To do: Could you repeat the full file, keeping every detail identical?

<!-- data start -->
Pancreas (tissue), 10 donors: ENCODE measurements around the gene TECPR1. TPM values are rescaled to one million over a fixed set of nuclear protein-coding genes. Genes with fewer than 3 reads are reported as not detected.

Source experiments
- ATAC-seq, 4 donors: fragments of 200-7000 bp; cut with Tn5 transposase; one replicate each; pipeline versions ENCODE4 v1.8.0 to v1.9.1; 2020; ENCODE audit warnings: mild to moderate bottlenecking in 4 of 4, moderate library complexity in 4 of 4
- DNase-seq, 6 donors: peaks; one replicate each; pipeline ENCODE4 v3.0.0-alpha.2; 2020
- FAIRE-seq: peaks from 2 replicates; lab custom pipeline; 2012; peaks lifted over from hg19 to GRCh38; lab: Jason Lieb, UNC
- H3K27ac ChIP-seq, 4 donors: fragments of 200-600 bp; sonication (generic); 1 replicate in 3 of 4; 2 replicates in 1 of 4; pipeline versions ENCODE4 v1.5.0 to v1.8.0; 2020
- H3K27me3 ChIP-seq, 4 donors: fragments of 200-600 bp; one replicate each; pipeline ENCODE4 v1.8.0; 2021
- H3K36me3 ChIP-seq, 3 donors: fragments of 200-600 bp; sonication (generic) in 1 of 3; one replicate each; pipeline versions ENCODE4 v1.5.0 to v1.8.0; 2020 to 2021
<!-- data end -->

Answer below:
Pancreas (tissue), 10 donors: ENCODE measurements around the gene TECPR1. TPM values are rescaled to one million over a fixed set of nuclear protein-coding genes. Genes with fewer than 3 reads are reported as not detected.

Source experiments
- ATAC-seq, 4 donors: fragments of 200-7000 bp; cut with Tn5 transposase; one replicate each; pipeline versions ENCODE4 v1.8.0 to v1.9.1; 2020; ENCODE audit warnings: mild to moderate bottlenecking in 4 of 4, moderate library complexity in 4 of 4
- DNase-seq, 6 donors: peaks; one replicate each; pipeline ENCODE4 v3.0.0-alpha.2; 2020
- FAIRE-seq: peaks from 2 replicates; lab custom pipeline; 2012; peaks lifted over from hg19 to GRCh38; lab: Jason Lieb, UNC
- H3K27ac ChIP-seq, 4 donors: fragments of 200-600 bp; sonication (generic); 1 replicate in 3 of 4; 2 replicates in 1 of 4; pipeline versions ENCODE4 v1.5.0 to v1.8.0; 2020
- H3K27me3 ChIP-seq, 4 donors: fragments of 200-600 bp; one replicate each; pipeline ENCODE4 v1.8.0; 2021
- H3K36me3 ChIP-seq, 3 donors: fragments of 200-600 bp; sonication (generic) in 1 of 3; one replicate each; pipeline versions ENCODE4 v1.5.0 to v1.8.0; 2020 to 2021